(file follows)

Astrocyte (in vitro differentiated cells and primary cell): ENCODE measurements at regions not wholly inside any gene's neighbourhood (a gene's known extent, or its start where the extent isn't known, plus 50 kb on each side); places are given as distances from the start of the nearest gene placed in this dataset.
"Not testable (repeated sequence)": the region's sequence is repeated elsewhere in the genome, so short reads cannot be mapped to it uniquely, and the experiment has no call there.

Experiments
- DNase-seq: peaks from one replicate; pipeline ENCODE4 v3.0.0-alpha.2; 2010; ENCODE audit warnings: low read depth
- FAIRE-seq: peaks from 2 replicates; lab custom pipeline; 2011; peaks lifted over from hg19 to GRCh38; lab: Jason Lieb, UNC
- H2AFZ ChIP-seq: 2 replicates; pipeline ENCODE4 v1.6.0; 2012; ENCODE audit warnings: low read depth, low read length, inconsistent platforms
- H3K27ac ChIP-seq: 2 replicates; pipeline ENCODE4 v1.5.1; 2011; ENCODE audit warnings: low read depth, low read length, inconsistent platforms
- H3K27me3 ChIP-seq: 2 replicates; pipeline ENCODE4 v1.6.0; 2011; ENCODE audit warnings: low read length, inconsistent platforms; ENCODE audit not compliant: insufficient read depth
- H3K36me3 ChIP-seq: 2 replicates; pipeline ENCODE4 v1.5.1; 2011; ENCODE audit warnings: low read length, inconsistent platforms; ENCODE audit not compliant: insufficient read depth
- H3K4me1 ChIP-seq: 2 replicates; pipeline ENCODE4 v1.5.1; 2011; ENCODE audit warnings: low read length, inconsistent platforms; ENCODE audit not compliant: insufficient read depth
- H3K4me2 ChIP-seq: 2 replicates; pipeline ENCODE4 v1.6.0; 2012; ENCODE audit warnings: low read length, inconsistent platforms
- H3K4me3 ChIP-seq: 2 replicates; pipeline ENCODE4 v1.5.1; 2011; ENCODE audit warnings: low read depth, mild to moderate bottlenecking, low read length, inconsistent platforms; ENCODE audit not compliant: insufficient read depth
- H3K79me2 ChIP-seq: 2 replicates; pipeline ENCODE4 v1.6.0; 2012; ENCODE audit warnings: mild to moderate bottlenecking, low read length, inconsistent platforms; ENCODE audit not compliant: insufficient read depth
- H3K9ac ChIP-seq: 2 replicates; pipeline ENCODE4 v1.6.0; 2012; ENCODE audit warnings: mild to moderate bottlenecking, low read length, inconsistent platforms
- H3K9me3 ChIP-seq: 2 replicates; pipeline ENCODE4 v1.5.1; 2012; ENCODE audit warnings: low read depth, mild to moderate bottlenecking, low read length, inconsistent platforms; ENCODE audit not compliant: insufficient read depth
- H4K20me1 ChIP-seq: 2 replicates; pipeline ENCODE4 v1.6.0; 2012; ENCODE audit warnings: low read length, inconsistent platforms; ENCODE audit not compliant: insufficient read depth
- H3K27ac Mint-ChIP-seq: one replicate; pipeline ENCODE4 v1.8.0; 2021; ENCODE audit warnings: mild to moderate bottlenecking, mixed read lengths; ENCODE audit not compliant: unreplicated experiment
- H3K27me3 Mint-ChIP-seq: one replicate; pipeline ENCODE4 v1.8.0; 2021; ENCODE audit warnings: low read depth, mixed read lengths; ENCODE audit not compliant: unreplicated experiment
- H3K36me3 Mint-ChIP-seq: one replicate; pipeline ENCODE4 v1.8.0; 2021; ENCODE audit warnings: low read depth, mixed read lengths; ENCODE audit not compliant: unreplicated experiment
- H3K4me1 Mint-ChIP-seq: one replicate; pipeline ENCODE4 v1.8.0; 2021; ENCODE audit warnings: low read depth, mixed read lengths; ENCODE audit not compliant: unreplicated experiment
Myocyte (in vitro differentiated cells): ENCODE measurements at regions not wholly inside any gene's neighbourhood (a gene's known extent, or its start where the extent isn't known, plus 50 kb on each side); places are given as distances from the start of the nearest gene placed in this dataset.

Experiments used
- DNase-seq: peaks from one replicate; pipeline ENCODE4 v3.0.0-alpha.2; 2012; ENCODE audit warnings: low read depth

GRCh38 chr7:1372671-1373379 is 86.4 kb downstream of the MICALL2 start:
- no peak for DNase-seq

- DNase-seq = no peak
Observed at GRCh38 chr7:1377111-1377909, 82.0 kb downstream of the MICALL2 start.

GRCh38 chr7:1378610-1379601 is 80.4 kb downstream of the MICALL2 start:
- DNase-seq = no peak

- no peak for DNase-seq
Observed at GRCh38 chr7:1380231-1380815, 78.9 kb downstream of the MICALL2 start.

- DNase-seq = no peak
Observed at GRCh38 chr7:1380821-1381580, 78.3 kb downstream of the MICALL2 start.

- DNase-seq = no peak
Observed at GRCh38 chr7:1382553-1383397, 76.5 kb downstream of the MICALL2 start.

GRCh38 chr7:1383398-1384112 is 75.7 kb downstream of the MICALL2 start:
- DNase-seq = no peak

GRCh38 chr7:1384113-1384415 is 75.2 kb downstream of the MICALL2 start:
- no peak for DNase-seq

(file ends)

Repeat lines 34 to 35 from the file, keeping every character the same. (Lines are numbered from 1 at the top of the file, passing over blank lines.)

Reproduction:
- DNase-seq = no peak
Observed at GRCh38 chr7:1382553-1383397, 76.5 kb downstream of the MICALL2 start.